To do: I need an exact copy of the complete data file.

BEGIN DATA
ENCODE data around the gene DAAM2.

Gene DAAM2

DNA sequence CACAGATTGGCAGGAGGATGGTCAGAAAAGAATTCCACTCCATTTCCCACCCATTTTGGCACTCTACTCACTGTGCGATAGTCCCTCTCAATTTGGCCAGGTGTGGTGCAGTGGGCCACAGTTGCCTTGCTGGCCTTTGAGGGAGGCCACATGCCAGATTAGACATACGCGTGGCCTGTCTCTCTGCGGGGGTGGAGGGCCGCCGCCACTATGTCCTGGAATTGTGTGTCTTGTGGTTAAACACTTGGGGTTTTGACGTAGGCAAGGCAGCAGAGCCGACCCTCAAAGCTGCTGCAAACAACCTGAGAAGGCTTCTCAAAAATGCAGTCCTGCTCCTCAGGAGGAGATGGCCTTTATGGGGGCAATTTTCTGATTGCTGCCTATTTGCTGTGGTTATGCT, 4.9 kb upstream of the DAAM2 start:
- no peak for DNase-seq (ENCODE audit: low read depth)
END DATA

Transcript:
ENCODE data around the gene DAAM2.

Gene DAAM2

DNA sequence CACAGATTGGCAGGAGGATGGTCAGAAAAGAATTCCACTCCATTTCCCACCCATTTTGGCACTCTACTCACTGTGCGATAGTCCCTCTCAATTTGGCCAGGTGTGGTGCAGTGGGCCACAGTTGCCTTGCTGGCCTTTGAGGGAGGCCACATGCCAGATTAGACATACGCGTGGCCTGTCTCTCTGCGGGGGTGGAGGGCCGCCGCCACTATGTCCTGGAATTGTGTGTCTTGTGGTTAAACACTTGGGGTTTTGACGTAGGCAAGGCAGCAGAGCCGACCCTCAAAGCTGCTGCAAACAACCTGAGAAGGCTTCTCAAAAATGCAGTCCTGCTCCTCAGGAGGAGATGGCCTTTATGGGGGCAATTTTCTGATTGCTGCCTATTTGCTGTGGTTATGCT, 4.9 kb upstream of the DAAM2 start:
- no peak for DNase-seq (ENCODE audit: low read depth)